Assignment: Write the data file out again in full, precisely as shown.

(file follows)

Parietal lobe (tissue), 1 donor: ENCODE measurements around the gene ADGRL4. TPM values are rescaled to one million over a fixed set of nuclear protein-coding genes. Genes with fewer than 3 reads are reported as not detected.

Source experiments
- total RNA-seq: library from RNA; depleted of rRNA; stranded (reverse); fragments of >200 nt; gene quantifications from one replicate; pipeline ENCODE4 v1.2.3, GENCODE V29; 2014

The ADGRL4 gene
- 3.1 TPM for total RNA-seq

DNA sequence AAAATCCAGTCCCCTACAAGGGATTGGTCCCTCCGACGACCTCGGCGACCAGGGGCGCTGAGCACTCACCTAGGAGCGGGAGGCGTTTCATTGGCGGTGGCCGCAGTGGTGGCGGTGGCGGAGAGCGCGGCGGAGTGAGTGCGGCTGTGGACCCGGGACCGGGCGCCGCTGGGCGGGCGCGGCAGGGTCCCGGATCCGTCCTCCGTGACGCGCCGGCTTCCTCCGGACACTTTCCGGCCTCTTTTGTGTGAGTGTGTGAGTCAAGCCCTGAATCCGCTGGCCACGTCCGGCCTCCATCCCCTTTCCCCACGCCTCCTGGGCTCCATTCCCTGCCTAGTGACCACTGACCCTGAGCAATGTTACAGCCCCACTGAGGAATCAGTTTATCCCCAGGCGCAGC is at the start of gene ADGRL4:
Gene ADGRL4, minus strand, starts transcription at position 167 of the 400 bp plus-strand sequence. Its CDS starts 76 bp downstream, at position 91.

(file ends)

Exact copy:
Parietal lobe (tissue), 1 donor: ENCODE measurements around the gene ADGRL4. TPM values are rescaled to one million over a fixed set of nuclear protein-coding genes. Genes with fewer than 3 reads are reported as not detected.

Source experiments
- total RNA-seq: library from RNA; depleted of rRNA; stranded (reverse); fragments of >200 nt; gene quantifications from one replicate; pipeline ENCODE4 v1.2.3, GENCODE V29; 2014

The ADGRL4 gene
- 3.1 TPM for total RNA-seq

DNA sequence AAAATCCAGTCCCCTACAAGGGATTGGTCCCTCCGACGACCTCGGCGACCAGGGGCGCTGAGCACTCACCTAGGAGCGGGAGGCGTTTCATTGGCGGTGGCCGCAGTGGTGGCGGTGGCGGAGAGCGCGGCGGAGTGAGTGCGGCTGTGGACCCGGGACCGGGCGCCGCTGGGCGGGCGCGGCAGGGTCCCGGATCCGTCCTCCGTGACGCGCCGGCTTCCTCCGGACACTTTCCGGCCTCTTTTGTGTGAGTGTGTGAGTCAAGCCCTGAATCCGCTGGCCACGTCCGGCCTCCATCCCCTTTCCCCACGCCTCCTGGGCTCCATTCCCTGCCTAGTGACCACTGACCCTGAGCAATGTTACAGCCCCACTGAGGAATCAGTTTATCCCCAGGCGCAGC is at the start of gene ADGRL4:
Gene ADGRL4, minus strand, starts transcription at position 167 of the 400 bp plus-strand sequence. Its CDS starts 76 bp downstream, at position 91.